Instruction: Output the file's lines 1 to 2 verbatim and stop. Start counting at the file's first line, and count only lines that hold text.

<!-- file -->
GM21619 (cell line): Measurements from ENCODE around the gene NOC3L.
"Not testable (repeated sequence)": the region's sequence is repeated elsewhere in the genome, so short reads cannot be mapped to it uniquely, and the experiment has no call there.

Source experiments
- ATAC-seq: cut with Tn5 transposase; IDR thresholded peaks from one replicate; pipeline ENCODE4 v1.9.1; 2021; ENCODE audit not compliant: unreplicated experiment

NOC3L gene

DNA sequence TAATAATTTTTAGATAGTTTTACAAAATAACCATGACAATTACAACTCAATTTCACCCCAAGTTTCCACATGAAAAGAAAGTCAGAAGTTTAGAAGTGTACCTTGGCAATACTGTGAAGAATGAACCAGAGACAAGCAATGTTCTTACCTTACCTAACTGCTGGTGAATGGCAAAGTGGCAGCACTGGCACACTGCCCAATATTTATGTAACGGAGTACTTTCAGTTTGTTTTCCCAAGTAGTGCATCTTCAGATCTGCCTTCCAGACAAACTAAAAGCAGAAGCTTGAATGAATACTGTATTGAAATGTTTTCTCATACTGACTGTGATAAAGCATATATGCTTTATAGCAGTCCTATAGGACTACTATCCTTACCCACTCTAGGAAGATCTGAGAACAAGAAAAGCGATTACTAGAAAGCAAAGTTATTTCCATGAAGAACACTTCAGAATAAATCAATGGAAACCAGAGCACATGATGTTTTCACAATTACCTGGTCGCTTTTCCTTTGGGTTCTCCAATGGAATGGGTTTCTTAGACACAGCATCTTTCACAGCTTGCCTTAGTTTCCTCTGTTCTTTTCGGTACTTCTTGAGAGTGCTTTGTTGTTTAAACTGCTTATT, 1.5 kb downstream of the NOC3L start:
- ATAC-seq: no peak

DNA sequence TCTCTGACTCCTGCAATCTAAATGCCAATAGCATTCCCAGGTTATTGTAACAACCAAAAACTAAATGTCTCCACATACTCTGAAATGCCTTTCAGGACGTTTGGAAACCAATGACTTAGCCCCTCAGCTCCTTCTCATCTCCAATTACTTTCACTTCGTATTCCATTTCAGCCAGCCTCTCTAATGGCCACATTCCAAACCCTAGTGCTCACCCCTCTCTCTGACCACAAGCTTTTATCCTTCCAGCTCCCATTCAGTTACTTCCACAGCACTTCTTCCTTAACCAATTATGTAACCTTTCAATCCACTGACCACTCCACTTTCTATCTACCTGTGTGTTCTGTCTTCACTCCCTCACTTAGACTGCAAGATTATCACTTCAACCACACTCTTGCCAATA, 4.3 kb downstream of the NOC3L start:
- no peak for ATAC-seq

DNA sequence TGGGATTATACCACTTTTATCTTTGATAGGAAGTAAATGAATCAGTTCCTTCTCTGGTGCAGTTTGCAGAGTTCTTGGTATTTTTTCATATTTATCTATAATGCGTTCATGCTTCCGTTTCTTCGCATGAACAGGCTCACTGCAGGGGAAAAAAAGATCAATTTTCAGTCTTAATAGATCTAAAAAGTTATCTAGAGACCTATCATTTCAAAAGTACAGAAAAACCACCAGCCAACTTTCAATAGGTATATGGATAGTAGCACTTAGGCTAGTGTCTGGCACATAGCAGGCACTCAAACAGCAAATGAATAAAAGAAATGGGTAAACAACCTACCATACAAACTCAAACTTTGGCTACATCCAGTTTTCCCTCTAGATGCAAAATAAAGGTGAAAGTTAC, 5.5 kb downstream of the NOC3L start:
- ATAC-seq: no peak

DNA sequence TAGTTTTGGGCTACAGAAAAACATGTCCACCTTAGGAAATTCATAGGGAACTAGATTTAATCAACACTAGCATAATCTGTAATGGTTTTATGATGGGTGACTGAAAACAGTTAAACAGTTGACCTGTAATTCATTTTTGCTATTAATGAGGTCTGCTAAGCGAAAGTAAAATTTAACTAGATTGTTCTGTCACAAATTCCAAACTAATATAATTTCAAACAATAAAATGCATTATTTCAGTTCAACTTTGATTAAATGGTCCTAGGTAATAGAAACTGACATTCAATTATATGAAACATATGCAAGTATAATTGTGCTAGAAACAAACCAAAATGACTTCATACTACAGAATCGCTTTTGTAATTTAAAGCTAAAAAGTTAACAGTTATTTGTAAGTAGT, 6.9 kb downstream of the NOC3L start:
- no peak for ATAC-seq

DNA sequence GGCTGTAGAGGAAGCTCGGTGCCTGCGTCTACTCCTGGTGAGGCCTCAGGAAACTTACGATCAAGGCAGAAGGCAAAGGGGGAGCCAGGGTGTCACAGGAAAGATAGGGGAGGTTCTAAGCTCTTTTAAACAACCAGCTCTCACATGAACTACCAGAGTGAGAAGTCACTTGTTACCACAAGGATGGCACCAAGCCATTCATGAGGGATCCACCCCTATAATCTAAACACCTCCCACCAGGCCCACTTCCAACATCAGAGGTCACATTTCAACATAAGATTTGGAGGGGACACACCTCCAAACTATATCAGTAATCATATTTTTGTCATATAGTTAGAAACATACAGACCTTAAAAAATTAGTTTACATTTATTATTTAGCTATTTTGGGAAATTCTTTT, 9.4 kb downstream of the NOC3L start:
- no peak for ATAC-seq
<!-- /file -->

GM21619 (cell line): Measurements from ENCODE around the gene NOC3L.
"Not testable (repeated sequence)": the region's sequence is repeated elsewhere in the genome, so short reads cannot be mapped to it uniquely, and the experiment has no call there.